After months of media attention, relentless campaigning and a plethora of hotly contested debates, the 2016 presidential election saw its first actual voting take place on February 1st. The ironic location of this monumental mark in what has been the most fierce campaign season in history was in the relatively quaint, midwestern state of Iowa. The state of 3 million people became ground zero in the political world as historic numbers of people turned out to caucus and decide who would receive the lion’s share of the 30 republican delegates and 54 Democratic delegates up for grabs. Both parties experienced tight contests, fueled by massive amounts of public discord, millions of dollars spent on advertising, and a sensationalized race for the White House which has at times seemed more like a reality show. After an unpredictable campaign season that saw many candidates rise to prominence and others fall from grace, Iowa voters turned out in record numbers to elect Republican Ted Cruz and Democrat Hilary Clinton.
The reversal of fortunes for Ted Cruz was particularly noteworthy, as he had peaked in polls early in January by touting his Christian, Conservative platform, only to see his numbers slide as criticisms of his Canadian birth and undisclosed loans from Goldman Sachs surfaced. Clinton, who has long been thought of as the likely successor to President Obama, saw Sanders and his Socialist message resonate with voters amidst concern about a scandal that has arisen in regards to her sending classified information using a personal email. Many pundits argued that record voter turnout in the caucus would serve to benefit the outspoken candidates like Trump and Sanders who were largely pandering to first-time voters. However, in an election season where all basic political reasoning and pundits have been wrong, it was only fitting that this prediction proved incorrect as Cruz and Clinton claimed victory.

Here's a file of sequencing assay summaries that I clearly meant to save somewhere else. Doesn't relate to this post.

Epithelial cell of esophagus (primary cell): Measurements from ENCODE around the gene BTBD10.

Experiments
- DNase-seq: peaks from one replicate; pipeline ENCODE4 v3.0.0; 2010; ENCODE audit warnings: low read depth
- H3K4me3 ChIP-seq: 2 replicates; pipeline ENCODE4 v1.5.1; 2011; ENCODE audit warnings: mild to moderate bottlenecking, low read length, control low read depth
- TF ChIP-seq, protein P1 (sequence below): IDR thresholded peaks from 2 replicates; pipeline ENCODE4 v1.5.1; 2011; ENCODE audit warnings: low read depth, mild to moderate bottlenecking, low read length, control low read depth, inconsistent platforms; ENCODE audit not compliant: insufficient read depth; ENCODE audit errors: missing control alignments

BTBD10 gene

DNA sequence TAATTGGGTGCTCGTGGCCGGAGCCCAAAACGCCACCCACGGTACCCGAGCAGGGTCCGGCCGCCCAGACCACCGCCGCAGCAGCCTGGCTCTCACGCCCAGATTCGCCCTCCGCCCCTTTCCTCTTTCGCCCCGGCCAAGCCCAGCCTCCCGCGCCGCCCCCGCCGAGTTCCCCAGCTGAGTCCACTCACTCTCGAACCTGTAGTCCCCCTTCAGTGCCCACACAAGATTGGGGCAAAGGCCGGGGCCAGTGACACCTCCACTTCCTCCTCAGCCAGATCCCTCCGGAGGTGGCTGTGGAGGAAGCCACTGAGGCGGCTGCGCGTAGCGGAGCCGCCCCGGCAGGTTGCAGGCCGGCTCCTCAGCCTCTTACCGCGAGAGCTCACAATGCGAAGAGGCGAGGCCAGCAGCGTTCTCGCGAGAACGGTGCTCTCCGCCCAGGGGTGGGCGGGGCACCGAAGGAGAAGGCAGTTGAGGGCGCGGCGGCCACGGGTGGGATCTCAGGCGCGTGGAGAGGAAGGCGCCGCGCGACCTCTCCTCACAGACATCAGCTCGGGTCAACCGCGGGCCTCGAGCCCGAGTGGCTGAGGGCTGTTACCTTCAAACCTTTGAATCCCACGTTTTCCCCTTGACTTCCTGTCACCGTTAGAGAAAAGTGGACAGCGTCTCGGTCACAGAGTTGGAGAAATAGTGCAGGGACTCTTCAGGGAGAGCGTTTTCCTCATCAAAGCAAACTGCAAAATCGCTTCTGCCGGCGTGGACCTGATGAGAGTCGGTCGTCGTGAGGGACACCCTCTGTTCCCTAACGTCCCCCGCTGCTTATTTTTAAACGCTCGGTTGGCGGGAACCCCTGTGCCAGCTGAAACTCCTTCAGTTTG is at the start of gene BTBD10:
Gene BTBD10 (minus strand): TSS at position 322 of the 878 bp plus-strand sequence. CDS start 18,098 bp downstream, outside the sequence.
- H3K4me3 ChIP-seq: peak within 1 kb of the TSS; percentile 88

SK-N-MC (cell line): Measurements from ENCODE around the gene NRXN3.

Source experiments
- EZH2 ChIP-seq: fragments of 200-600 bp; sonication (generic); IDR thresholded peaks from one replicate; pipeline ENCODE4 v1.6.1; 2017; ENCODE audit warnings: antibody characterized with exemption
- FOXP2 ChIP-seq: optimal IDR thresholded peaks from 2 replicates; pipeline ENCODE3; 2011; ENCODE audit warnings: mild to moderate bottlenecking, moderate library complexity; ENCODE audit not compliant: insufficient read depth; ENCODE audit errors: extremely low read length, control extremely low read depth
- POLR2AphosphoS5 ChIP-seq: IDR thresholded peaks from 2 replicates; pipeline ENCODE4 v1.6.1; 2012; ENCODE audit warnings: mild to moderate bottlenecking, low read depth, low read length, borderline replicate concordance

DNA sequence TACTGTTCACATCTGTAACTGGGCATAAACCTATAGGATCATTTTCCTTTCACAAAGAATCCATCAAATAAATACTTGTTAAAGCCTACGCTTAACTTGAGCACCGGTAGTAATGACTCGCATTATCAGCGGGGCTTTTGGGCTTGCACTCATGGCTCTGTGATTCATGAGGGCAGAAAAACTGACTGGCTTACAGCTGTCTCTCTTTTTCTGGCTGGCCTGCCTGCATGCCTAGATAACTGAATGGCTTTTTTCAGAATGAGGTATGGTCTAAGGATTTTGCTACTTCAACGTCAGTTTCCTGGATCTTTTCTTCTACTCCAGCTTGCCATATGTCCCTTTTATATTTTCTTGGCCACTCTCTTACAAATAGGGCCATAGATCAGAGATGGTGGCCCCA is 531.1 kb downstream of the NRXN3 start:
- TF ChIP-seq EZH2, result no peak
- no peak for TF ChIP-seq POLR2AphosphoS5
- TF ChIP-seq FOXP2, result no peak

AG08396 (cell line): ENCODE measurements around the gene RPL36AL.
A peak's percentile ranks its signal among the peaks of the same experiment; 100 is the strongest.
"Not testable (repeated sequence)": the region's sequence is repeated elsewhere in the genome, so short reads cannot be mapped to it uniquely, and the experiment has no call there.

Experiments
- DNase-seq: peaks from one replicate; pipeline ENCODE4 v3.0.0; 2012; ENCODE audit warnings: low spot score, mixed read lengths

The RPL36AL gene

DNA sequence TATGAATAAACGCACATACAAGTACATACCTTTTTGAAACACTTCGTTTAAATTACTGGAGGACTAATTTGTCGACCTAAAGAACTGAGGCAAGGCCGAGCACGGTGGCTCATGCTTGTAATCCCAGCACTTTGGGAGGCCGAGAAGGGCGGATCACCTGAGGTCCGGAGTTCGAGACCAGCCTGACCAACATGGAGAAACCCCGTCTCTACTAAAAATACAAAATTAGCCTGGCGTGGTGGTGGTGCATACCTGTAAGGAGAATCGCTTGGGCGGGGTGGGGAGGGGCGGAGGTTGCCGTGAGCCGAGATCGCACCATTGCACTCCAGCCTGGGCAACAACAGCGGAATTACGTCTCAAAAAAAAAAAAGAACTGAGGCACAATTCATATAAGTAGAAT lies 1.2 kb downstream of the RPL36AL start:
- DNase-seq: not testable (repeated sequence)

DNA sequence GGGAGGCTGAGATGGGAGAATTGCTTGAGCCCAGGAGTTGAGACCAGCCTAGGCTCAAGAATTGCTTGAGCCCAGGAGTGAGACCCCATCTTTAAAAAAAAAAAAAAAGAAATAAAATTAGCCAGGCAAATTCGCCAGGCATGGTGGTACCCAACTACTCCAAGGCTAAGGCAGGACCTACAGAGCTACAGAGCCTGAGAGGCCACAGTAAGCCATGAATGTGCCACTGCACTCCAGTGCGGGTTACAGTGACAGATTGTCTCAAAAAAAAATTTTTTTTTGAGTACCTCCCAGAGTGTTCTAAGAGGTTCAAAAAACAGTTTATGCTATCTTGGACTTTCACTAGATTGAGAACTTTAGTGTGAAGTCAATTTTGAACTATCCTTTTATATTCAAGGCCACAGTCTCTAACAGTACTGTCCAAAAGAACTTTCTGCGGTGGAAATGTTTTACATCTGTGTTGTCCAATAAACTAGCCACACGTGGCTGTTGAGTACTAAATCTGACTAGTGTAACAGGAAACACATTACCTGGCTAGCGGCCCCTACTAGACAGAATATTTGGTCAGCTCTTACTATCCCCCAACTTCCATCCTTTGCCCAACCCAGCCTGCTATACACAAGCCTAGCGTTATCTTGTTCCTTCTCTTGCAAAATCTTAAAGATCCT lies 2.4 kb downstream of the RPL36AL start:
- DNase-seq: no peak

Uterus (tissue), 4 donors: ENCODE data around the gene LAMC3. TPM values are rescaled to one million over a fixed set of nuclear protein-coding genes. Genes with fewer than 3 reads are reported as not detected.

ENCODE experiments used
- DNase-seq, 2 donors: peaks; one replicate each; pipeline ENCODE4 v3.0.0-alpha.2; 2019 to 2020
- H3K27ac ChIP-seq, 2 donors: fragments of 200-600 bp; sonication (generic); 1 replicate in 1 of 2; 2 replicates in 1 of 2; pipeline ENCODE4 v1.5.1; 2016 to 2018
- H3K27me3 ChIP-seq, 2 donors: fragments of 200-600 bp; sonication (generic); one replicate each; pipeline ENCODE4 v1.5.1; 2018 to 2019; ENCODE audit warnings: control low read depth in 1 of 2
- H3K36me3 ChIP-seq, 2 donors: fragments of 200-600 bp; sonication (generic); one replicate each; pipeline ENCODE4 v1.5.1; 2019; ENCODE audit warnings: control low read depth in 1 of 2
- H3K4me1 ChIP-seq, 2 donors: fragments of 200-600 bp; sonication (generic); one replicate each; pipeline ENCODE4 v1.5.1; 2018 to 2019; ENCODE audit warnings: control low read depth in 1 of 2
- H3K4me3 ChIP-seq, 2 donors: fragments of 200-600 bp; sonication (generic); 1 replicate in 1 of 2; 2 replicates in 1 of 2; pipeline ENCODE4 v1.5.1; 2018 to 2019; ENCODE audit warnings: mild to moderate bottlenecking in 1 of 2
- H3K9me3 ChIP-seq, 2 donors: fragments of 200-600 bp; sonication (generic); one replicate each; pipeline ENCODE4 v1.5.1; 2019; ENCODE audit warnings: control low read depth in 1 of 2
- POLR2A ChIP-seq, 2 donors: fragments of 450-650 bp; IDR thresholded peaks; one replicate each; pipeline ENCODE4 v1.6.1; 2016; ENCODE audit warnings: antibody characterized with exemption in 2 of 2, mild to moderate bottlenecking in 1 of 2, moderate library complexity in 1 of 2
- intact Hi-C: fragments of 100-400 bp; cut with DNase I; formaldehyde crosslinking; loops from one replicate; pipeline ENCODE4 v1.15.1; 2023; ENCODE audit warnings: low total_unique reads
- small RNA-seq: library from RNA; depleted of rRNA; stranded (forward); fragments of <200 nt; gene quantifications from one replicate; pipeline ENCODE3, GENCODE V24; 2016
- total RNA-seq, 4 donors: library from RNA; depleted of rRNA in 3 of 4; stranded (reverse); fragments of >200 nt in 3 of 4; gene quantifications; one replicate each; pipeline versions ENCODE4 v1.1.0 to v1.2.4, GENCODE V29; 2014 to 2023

Although it is the first real test of this year’s race for the White House, the modern Iowa caucus is hardly the political kingmaker it was in years past. The winner of the Republican Iowa Caucus lost the nomination in both 2008 and 2012. While Democrats who won Iowa have fared better, Bill Clinton proved in 1992 that a loss in the state does not necessarily entail the downfall of a campaign. One thing that is for certain, though, is that if the Iowa Caucus is any indication of the race to come, the action and surprises are just getting started.